A Non-sense Novelette
Years later, when my boss, the Deputy Director in the Animal Resource department, pronounced his intention of bundling me, a lower division clerk, on an official tour in West Medinipur, I thought of paying a visit to Nischindipur and spend a couple of days with Chandu if conditions were not too unfavourable. My boss had enormous faith in my veterinary abilities. I had once cured his male terrier’s prolonged state of melancholy and depression, after a couple of veterinary surgeons had failed, by the simple remedy of barring permanently a large window which gave an uninterrupted view of a stray bitch.
I was at college with Chandu, pursuing the same unachievable B.Com. degree and, both being equally chicken hearted, clung to each other to avoid the onslaught of our robust mates. Then we drifted, I to my clerical apprenticeship and Chandu to his poetical one, but we kept in sporadic touch.
As per schedule, I was roaming the dusty lanes of Nischindipur in high spirits on a wintry evening in search of Chandu and was getting increasingly frustrated as the passers-by directed me repeatedly to the wrong person. How many Chandu did this small village tolerate? Finally, however, the wrong one accosted me, “Are you looking for me?”
Close scrutiny revealed the person to be Chandu all right—his proportions including his face had doubled breadth wise. There were three chins now, where there had been none.
After he had peered closely at me for what seemed to be hours, he strangled me joyfully with a hearty laugh, repeated the scrutiny and remarked, “you looked more like a monkey now, a shriveled ageing monkey.” I ignored this irritating analogy, fully aware that Chandu was ignorant of the toils of a lower division clerk in the veterinary department.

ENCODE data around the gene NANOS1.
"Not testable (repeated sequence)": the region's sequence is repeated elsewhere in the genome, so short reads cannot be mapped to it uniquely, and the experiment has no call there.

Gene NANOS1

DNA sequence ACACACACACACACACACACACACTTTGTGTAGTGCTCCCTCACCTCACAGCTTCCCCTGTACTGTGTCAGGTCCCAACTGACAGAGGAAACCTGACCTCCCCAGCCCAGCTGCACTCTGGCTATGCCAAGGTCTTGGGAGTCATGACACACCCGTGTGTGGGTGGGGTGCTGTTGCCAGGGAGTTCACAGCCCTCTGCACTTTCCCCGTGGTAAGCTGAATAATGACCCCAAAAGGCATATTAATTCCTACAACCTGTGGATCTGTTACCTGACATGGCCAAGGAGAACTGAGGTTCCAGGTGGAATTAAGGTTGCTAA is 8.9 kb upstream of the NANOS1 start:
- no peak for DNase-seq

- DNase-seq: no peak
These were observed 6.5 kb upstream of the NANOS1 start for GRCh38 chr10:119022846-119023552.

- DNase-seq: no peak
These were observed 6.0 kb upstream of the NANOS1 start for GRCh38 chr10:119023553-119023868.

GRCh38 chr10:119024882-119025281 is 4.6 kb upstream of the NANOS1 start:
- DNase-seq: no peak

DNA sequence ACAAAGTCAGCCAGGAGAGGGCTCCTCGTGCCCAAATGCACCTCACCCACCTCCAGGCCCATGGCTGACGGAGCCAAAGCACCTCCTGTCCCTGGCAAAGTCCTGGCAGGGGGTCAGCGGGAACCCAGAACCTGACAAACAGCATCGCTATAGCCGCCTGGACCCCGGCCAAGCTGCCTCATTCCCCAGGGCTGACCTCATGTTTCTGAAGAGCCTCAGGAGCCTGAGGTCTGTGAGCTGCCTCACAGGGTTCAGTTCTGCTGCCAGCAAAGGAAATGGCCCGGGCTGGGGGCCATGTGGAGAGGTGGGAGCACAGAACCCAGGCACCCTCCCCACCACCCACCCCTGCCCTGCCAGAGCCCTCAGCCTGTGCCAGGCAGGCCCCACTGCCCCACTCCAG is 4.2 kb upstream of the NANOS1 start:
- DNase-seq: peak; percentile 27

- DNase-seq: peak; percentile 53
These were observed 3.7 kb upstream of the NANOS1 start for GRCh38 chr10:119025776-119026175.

In the next few days I followed him closely to see how he was moving on in life. Chandu, it appeared, had nothing much to do and was very busy, mostly frequenting between two houses in adjacent villages, the ancestral and the in-law’s, often forgetting for what errand he had turned out for and ended by having two lunches, two dinners and so on. His father had become trade partners with his milk rival after his matrimonial alliance with Nanibala and the two seniors, now bosom friends, managed the business well without Chandu’s interference.
The accounts, initially handed over to Chandu with his glorious history of prolonged B.Com. attempts, were ingloriously snatched away by Nani when audit revealed that the accounts ledger was adorned with what appeared to be poetic scribblings. The ledger was unceremoniously cremated. Alas, some valuable Bengali poems were lost.
I accompanied Chandu on his to and fro errands and various courses of meals and in between had plenty of leisure time to muse on this and that.
“Do you write anything nowadays?” I asked.
“Shh!” Chandu looked around furtively at dark corners, “There will be all hell breaking loose if Nani hears of our talk.” I was not unduly worried as I knew that Nanibala was in the other house. “Shh—,” he repeated, “there are spies around.”
Then convinced that there were no lurking Mataharis, he sighed and asked in a tentative voice, “I am happy, ain’t I?” He seemed to be a trifle unsure.
“Of course you are,” I retorted violently thinking of my own life, “Such a wholesome life with hardly any worry in the world, with Nanibala and such healthy boisterous twins—.”
“Brats!” Suddenly Chandu erupted, “sons of devils. They do not give me a little piece of the mind. Do you know the other day I was sitting here musing and chewing a cud or two trying to revitalize my gastronomic juices, when one of them shouted, ‘Mother, come here, father in a trance again—will switch over to Srirup.”
“There will always be minor irritants, Chandu,” I sympathized, “but overall I think you are doing fine.”
My scheduled leave for two days was stretched to a week with Chandu and his extended family refusing to part with me and I was already showing signs of a paunch and padded cheeks.
I had never before suspected milk to be able to produce so many offspring—legitimate or otherwise—and going by so many names like, Rabri, Payesh, Dai, Ghol, Sharvaja, Dud bhat and the legendary Rasgolla, a rock hard sugary marble size ball, an effective missile against unsuspecting birds and a choking device for unsuspecting humans.
I had to leave, however, as my stomach was protesting quite audibly to my immense embarrassment; it had never encountered such milk orgies.